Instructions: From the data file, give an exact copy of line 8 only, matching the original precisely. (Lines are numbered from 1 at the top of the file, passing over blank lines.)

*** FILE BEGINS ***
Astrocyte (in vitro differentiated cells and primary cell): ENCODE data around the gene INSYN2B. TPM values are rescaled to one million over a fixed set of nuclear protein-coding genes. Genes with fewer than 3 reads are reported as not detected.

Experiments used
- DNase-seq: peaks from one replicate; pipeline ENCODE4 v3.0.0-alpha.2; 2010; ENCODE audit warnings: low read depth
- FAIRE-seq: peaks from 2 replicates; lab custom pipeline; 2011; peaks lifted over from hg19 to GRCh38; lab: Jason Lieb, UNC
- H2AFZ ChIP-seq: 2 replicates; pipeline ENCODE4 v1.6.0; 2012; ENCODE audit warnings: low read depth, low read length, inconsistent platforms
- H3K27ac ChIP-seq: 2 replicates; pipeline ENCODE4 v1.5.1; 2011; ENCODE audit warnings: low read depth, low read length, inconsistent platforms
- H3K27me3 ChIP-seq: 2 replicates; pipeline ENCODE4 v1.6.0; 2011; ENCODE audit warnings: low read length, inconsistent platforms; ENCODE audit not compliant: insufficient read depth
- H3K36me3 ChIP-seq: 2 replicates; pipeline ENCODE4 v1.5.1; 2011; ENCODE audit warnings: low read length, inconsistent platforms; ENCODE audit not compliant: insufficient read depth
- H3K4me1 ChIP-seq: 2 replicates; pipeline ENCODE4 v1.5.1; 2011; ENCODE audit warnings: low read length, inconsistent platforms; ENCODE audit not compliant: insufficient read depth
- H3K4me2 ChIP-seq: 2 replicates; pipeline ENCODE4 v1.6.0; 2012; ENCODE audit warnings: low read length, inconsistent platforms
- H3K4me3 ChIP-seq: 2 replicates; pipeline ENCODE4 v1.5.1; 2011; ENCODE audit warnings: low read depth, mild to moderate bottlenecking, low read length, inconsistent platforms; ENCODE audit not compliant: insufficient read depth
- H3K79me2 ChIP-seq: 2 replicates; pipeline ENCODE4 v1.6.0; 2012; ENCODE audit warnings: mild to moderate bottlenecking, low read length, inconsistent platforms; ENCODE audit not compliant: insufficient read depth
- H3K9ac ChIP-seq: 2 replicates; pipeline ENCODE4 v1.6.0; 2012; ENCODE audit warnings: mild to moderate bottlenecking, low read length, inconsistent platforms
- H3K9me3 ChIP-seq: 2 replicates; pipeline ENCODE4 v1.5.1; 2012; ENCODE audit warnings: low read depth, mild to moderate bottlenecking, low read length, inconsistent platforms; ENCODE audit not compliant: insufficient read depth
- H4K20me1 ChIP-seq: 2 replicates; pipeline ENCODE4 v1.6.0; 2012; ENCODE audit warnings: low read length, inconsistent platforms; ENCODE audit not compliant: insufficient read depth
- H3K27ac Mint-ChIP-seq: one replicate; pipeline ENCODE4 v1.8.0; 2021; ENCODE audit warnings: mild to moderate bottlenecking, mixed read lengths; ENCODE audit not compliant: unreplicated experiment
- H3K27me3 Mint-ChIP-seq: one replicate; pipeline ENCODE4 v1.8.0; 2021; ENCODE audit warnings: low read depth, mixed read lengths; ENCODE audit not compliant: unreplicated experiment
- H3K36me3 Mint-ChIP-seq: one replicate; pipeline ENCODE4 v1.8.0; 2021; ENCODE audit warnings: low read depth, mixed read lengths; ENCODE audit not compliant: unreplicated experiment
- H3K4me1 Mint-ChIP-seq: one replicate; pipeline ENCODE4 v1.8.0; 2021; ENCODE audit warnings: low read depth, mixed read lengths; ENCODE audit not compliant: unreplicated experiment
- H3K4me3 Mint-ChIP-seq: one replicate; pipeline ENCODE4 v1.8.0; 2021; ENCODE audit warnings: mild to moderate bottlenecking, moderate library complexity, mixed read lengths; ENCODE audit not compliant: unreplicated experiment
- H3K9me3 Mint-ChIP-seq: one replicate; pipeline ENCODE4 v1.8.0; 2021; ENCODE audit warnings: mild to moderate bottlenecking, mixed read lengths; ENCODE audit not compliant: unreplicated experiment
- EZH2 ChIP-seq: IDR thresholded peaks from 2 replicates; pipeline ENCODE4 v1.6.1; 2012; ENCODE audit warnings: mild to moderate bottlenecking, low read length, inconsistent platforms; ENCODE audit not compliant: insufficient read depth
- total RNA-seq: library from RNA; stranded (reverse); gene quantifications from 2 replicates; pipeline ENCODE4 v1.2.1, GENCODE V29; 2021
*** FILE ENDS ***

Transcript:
- H3K36me3 ChIP-seq: 2 replicates; pipeline ENCODE4 v1.5.1; 2011; ENCODE audit warnings: low read length, inconsistent platforms; ENCODE audit not compliant: insufficient read depth